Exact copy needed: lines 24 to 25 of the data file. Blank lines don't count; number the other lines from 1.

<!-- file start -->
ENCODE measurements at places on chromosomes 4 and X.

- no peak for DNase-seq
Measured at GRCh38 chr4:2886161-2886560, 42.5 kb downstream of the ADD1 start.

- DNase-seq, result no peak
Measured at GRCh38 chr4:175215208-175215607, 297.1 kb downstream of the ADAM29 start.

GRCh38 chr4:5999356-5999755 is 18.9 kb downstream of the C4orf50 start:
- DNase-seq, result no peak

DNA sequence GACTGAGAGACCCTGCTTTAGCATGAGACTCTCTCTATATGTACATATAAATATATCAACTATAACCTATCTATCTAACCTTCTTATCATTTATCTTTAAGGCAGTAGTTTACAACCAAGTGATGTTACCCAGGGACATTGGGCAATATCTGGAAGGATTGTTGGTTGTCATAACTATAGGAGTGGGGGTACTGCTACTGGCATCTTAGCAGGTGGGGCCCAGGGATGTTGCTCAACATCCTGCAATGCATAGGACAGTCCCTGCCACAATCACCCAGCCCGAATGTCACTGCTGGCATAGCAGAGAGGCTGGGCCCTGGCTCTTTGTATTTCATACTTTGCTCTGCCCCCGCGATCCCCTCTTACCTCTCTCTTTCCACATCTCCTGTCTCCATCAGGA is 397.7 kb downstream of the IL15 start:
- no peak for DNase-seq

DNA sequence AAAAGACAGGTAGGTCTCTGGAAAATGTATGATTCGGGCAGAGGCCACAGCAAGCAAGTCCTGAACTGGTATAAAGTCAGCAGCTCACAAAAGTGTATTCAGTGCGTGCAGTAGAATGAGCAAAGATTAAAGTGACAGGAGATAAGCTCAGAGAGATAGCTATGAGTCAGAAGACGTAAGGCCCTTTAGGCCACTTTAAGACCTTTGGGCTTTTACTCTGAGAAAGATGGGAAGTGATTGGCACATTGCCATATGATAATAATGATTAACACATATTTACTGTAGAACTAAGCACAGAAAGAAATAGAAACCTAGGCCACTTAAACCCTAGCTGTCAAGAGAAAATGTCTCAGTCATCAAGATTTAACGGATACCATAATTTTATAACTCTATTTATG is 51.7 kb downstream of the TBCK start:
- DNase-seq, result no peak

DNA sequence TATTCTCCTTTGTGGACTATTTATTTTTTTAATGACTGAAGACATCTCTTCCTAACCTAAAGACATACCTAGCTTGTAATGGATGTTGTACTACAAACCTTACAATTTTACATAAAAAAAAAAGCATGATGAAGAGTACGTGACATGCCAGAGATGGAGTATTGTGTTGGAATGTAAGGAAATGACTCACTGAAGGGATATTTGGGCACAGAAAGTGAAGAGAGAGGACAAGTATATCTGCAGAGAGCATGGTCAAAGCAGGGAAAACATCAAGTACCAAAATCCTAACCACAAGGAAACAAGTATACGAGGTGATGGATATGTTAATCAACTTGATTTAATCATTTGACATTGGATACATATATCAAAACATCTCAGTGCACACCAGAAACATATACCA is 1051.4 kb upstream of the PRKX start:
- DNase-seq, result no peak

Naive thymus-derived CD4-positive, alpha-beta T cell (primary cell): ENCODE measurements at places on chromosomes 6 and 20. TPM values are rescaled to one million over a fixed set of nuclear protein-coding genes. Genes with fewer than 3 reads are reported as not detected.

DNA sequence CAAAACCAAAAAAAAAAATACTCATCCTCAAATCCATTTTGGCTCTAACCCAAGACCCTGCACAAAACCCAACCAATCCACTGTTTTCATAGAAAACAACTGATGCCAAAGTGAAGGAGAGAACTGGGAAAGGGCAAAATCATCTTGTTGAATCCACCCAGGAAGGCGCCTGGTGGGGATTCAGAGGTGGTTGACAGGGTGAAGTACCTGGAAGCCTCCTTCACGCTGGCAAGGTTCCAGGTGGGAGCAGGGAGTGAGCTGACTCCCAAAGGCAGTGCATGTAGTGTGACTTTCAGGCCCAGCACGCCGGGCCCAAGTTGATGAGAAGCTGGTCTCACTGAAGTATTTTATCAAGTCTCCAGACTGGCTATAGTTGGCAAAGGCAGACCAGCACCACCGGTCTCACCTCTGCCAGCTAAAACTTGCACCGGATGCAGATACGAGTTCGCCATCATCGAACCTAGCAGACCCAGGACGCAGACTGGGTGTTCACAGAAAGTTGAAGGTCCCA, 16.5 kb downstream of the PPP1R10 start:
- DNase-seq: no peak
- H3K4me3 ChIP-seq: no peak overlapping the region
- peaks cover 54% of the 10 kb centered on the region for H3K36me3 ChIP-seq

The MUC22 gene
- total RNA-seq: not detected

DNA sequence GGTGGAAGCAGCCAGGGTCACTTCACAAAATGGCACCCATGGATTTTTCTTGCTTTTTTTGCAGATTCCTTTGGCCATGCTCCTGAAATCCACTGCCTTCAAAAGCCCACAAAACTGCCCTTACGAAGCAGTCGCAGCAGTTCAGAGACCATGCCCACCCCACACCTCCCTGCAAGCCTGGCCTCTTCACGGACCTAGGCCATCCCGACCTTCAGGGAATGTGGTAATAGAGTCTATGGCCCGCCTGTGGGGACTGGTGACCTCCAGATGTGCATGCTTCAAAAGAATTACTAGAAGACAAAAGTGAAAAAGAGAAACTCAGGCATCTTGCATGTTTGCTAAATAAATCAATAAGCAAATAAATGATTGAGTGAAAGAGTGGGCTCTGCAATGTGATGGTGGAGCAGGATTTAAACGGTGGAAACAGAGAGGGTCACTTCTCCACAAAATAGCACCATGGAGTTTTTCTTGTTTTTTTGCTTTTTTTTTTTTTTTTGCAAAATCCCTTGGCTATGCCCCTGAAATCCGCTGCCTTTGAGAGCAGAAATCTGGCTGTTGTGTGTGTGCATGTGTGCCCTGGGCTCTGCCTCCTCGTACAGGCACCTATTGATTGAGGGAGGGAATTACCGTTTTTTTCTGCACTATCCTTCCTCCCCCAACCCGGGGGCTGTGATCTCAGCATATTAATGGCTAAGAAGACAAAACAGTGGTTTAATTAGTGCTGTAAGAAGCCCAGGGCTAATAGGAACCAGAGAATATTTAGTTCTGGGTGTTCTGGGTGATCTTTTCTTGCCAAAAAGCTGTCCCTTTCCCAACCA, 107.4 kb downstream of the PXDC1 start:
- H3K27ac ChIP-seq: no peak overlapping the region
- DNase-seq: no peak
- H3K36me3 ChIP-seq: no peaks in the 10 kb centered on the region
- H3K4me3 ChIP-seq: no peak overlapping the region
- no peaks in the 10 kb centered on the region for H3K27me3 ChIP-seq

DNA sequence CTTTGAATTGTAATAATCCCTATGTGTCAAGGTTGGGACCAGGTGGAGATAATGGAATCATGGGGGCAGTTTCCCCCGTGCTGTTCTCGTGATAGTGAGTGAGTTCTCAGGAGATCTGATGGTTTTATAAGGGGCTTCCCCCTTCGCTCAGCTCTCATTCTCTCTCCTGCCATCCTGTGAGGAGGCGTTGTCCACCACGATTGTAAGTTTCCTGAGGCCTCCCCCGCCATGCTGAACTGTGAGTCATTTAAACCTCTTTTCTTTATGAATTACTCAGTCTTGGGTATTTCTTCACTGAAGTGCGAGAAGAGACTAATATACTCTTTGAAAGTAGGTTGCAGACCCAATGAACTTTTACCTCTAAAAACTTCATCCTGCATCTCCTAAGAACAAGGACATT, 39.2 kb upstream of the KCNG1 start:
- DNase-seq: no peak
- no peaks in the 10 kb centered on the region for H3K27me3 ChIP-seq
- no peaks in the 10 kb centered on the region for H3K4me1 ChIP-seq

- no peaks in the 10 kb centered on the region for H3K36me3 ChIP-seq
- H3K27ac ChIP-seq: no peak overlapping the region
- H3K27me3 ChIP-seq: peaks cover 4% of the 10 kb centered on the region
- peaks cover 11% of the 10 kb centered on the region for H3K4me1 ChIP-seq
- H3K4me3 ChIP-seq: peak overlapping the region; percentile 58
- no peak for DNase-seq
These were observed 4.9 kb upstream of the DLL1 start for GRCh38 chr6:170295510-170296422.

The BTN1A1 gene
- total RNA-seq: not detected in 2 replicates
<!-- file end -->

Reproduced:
- H3K36me3 ChIP-seq: no peaks in the 10 kb centered on the region
- H3K4me3 ChIP-seq: no peak overlapping the region